US sanctions ‘counter-productive’

Khaqan Abbasi; and
(below) with Chinese
vice-premier Wang Yang
CONCERN: Shahid Khaqan Abbasi; and (below) with Chinese vice-premier Wang Yang


PAKISTAN’S prime minister Shahid Khaqan Abbasi said it would be counter-productive for the United States to sanction Pakistani officials or further cut military assistance, warning it would hurt both countries’ fight against militancy.

US-Pakistan relations have frayed since President Donald Trump last month set out a new Afghanistan policy and lashed out at nuclear-armed Pakistan as a fickle ally that gives safe haven to “agents of chaos” by harbouring the Afghan Taliban and other militants.

The US has already begun conditioning future aid to Pakistan on progress Islamabad makes in tackling the Haqqani network militants who it alleges are Pakistan based and have helped the Taliban carry out deadly attacks inside Afghanistan.

Pakistan denies hosting militant sanctuaries, and Islamabad bristles at claims it has not done enough to tackle militancy, noting it has borne the brunt of violence in the so-called war on terror, suffering more than 60,000 casualties since 2001.

Former petroleum minister Abbasi, 58, who was installed as prime minister last month after the supreme court ousted veteran premier Nawaz Sharif over undeclared income, said any targeted sanctions by Washington against Pakistani military and intelligence officials would not help US counter-terrorism efforts.

“We are fighting the war against terror, anything that degrades our effort will only hurt the US effort,” Abbasi said on Mon­day (11). “What does it achieve?”

US officials privately say the targeted sanctions would be aimed at Pakistani officials with ties to extremist groups and are part of an array of options being discussed to pressure Pakistan to change its behaviour, includ­ing further aid cuts.

Washington’s civilian and mil­itary assistance to Pakistan was less than $1 billion in 2016, down from a recent peak of $3.5 bil­lion in 2011, and Abbasi warned that Washington will not achieve its counter-terrorism aims by starving Pakistan of funds.

“If the military aid cuts de­grade our effort to fight war on terror, who does it help?” he said. “Whatever needs to be done here, it needs to be a coop­erative effort.”

Abbasi said one practical side-effect of military aid cuts and US Congress blocking the sale of subsidised F-16 fighter jets to Pakistan will be to force Islamabad to buy weapons from China and Russia.

“We’ve had to look at other options to maintain our nation­al defensive forces,” he said.

The Trump administration’s tougher stance is seen as push­ing Islamabad closer to Beijing, which has pledged about $60 billion in roads, rail and power infrastructure in Pakistan as part of its ambitious Belt and Road initiative to build vast land and sea trade routes linking Asia with Europe and Africa.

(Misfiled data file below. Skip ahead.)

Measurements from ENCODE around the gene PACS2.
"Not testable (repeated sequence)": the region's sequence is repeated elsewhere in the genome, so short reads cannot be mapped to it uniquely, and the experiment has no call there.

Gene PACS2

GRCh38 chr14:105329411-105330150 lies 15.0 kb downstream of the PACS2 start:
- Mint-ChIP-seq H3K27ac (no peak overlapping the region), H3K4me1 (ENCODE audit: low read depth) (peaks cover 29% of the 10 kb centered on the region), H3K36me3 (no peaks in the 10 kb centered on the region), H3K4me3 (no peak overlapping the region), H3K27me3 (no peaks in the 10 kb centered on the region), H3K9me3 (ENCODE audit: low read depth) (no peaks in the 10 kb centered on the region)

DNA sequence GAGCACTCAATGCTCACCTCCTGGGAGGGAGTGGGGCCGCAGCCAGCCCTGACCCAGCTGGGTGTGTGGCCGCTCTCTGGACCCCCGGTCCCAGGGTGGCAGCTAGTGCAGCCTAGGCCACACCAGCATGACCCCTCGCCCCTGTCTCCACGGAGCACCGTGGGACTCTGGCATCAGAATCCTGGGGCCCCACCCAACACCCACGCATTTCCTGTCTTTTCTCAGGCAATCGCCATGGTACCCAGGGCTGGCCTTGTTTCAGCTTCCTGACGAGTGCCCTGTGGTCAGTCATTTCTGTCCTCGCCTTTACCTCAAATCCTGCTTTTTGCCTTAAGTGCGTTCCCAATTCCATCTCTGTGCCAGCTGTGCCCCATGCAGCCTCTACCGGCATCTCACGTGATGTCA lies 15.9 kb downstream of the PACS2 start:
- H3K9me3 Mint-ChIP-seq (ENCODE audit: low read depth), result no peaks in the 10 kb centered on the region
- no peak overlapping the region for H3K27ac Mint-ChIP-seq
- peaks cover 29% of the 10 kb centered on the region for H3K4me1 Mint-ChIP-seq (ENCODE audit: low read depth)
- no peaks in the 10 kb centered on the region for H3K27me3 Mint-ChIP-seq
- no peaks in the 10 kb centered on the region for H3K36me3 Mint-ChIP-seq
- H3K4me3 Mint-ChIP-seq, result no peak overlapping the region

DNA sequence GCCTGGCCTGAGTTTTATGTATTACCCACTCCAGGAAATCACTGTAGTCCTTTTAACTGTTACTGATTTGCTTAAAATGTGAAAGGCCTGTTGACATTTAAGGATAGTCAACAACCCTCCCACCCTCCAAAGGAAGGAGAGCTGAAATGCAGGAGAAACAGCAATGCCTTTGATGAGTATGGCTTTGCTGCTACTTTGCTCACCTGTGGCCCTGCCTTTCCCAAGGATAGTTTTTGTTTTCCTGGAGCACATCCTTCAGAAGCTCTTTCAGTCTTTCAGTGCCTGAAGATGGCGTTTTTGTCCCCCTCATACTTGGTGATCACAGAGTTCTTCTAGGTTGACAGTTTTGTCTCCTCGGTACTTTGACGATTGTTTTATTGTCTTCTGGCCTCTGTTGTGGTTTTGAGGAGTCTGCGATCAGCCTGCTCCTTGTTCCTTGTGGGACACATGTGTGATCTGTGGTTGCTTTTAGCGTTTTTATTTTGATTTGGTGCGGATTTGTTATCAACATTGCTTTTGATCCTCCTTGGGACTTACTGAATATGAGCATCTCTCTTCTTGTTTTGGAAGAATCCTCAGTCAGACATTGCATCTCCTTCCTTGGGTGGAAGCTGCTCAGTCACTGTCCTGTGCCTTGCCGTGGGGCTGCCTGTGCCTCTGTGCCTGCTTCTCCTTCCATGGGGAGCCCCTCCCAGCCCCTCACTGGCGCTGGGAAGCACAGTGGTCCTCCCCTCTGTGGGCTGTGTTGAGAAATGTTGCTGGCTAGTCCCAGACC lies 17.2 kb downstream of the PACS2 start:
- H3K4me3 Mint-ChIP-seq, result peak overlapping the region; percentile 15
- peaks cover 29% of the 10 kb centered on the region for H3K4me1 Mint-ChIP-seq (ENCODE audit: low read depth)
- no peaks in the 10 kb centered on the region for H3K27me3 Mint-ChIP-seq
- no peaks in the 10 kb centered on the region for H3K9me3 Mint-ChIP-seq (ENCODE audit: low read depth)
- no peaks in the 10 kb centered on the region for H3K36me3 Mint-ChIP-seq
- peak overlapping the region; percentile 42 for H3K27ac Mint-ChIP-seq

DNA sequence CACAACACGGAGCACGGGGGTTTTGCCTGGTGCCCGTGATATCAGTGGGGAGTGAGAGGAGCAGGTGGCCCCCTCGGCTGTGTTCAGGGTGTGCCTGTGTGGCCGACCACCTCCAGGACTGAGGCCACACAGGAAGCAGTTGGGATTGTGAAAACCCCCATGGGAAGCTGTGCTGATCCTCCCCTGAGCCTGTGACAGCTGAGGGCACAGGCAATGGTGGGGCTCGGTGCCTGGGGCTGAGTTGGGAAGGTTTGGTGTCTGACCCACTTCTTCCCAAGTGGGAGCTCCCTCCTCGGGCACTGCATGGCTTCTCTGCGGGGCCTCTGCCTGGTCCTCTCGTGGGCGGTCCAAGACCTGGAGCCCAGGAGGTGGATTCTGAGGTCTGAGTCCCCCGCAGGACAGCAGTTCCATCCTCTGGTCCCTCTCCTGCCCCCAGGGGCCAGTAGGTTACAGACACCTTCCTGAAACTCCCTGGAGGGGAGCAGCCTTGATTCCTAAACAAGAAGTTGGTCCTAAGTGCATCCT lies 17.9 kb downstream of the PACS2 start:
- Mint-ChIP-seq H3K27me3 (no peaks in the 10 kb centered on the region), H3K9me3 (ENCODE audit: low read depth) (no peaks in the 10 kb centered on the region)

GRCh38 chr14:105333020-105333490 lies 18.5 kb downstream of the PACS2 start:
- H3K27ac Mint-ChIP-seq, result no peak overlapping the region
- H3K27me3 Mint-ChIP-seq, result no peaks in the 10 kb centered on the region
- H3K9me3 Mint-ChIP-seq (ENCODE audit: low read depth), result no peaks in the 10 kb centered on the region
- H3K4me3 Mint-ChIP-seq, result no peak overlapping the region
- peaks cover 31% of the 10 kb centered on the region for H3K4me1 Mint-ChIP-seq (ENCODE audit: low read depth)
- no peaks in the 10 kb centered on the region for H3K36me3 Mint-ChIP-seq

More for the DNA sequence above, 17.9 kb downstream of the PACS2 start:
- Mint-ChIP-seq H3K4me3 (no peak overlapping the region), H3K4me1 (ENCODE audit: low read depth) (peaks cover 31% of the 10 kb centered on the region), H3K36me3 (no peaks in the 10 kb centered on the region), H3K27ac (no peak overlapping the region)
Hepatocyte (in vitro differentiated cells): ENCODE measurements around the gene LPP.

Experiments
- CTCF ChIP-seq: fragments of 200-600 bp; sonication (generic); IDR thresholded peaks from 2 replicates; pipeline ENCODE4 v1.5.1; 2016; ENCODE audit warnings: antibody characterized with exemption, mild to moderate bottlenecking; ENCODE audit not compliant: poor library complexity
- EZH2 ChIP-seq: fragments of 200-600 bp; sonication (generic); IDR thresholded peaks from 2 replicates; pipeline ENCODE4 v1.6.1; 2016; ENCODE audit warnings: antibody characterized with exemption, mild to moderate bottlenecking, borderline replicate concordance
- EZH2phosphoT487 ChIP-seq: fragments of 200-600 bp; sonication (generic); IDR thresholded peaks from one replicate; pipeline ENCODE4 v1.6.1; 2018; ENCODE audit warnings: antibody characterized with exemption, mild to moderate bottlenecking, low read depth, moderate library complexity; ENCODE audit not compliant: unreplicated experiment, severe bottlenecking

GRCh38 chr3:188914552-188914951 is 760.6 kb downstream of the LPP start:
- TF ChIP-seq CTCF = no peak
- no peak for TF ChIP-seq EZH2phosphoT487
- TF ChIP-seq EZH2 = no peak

“We have a major economic relationship with (China), we have a major military relationship since the 1960s, so that’s definitely one of our options,” he said.

Abbasi said it was “unfair” to blame Pakistan for all the trou­bles in Afghanistan, saying Wash­ington should show more appre­ciation for Pakistan’s losses from militancy and its role in hosting 3.5 million Afghan refugees.

He added that Afghan-based militants have also launched cross-border attacks on civilians and military in Pakistan, prompt­ing Pakistan to begin investing “several billion dollars” to fence the disputed and porous 2,500 km (1,500 mile) border.

“We intend to fence the whole border to control that situa­tion,” Abbasi added.

Abbasi, a skydiving enthusi­ast and co-founder of a budget airline, also faces growing head­winds on the economy ahead of a general election, likely some­time in mid-2018.

Growth in Pakistan’s $300 bil­lion economy surged to 5.3 per cent in 2016-17, its fastest pace in a decade, but the macro-eco­nomic outlook has deteriorated, stoking concerns Pakistan may need an International Monetary Fund (IMF) bailout, as it did in 2013, to avert another balance of payments crisis.

Foreign currency reserves have dwindled by almost a quarter to $14.7 billion since last October, while the 2016-17 cur­rent account deficit has more than doubled to $12.1 billion.

Abbasi said Islamabad was looking at a raft of measures to alleviate current account pres­sures to avoid going back to the IMF, including reducing imports of luxury goods, boosting ex­ports, and possibly devaluing its currency. (Reuters)